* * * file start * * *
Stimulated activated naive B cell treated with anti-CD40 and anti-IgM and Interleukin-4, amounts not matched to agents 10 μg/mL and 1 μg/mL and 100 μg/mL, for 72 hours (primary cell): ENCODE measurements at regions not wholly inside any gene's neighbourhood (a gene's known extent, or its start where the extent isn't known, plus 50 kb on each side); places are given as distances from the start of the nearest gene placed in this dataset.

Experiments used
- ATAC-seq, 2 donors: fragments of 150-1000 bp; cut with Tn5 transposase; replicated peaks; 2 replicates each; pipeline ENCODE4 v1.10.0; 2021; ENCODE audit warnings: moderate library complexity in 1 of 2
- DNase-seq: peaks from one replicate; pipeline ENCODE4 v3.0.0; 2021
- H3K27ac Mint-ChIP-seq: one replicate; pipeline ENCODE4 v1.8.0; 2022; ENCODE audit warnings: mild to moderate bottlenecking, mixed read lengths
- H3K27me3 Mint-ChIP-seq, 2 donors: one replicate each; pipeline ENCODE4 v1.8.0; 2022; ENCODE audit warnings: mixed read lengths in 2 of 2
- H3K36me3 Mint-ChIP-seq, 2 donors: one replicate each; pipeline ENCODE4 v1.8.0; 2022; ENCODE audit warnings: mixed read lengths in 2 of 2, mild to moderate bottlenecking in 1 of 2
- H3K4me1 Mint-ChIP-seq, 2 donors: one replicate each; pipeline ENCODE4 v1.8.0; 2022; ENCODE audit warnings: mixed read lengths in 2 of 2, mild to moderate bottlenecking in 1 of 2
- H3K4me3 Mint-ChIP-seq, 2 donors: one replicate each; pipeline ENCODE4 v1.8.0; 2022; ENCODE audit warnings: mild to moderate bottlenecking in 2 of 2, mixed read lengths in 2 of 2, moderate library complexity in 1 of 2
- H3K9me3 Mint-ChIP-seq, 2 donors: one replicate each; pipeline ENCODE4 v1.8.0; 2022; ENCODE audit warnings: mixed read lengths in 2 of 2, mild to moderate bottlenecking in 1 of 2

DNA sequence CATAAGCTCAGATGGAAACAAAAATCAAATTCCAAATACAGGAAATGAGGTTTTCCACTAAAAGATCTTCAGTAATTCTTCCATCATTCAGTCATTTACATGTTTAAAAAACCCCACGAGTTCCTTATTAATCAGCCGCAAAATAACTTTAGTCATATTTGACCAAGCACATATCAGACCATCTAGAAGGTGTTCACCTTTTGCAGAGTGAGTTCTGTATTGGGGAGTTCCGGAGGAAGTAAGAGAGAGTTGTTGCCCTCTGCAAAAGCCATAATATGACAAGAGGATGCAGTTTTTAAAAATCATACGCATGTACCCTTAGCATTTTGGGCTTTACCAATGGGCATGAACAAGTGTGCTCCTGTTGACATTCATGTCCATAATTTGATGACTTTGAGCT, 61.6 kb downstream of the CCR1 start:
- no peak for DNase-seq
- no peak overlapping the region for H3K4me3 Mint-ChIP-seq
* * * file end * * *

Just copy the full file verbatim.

Stimulated activated naive B cell treated with anti-CD40 and anti-IgM and Interleukin-4, amounts not matched to agents 10 μg/mL and 1 μg/mL and 100 μg/mL, for 72 hours (primary cell): ENCODE measurements at regions not wholly inside any gene's neighbourhood (a gene's known extent, or its start where the extent isn't known, plus 50 kb on each side); places are given as distances from the start of the nearest gene placed in this dataset.

Experiments used
- ATAC-seq, 2 donors: fragments of 150-1000 bp; cut with Tn5 transposase; replicated peaks; 2 replicates each; pipeline ENCODE4 v1.10.0; 2021; ENCODE audit warnings: moderate library complexity in 1 of 2
- DNase-seq: peaks from one replicate; pipeline ENCODE4 v3.0.0; 2021
- H3K27ac Mint-ChIP-seq: one replicate; pipeline ENCODE4 v1.8.0; 2022; ENCODE audit warnings: mild to moderate bottlenecking, mixed read lengths
- H3K27me3 Mint-ChIP-seq, 2 donors: one replicate each; pipeline ENCODE4 v1.8.0; 2022; ENCODE audit warnings: mixed read lengths in 2 of 2
- H3K36me3 Mint-ChIP-seq, 2 donors: one replicate each; pipeline ENCODE4 v1.8.0; 2022; ENCODE audit warnings: mixed read lengths in 2 of 2, mild to moderate bottlenecking in 1 of 2
- H3K4me1 Mint-ChIP-seq, 2 donors: one replicate each; pipeline ENCODE4 v1.8.0; 2022; ENCODE audit warnings: mixed read lengths in 2 of 2, mild to moderate bottlenecking in 1 of 2
- H3K4me3 Mint-ChIP-seq, 2 donors: one replicate each; pipeline ENCODE4 v1.8.0; 2022; ENCODE audit warnings: mild to moderate bottlenecking in 2 of 2, mixed read lengths in 2 of 2, moderate library complexity in 1 of 2
- H3K9me3 Mint-ChIP-seq, 2 donors: one replicate each; pipeline ENCODE4 v1.8.0; 2022; ENCODE audit warnings: mixed read lengths in 2 of 2, mild to moderate bottlenecking in 1 of 2

DNA sequence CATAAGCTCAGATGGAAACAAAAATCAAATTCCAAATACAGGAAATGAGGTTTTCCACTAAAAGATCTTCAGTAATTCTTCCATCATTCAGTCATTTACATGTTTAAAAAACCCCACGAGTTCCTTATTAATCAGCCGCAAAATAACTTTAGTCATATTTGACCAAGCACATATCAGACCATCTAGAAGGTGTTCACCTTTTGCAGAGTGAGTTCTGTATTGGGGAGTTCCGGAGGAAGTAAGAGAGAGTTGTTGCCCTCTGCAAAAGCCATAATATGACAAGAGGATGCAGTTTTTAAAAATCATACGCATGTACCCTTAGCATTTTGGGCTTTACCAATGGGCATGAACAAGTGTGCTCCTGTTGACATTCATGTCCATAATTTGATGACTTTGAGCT, 61.6 kb downstream of the CCR1 start:
- no peak for DNase-seq
- no peak overlapping the region for H3K4me3 Mint-ChIP-seq